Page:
A United States-USSR archaeological symposium, scheduled to open at Harvard on May 24, has been postponed six months because of Soviet delays in selecting their delegates.
The conference, part of the first archaeological exchange between the two nations, was moved to November 9 because the Soviet Academy of Sciences provided a final list of nine delegates too late for final arrangements to be made, U.S. organizers said yesterday.
Confusion and competition within the Soviet Union, not international tension, caused the delay, organizers added.
"Moscow was dealing with several of its provincial republics--Uzbekistan, Tadjikistan and Turkmenistan--and apparently the provincial academies of science had difficulty selecting people." C.C. Lamberg-Karlovsky, director of the Peabody Museum and one of the meeting's organizers, said yesterday.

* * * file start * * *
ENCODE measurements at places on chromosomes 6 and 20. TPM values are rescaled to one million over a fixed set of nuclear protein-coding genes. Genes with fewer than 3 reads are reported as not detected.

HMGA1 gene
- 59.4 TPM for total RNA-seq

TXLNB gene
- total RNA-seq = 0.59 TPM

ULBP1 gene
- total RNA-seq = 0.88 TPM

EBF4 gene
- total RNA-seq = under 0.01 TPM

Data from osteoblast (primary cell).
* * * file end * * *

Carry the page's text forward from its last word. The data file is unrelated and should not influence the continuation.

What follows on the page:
"There is no evidence it had anything to do with Afghanistan or our State Department's reticence to allow scientific exchanges," he added.
Philip Kohl, professor of anthropology at Wellesley College and a conference organizer agreed, adding that the Soviets had to satisfy many "local bigwigs, people who are powerful within their own local institutes."
Four of the Soviet scientists on the final list of delegates are "major and first class archaeologists." Lamberg-Karlovsky said, adding that the remaining five came from republics bordering Iran and Afghanistan and had never been ouvside of the Soviet Union.
"They have done considerable justice in making up their delegation. We don't have three tour guides whom no one has ever heard of," he said.
The conference, which was arranged in 1979, will last for about two weeks. In 1982, eight to ten American anthropologists will make a reciprocal journey to the Soviet Union.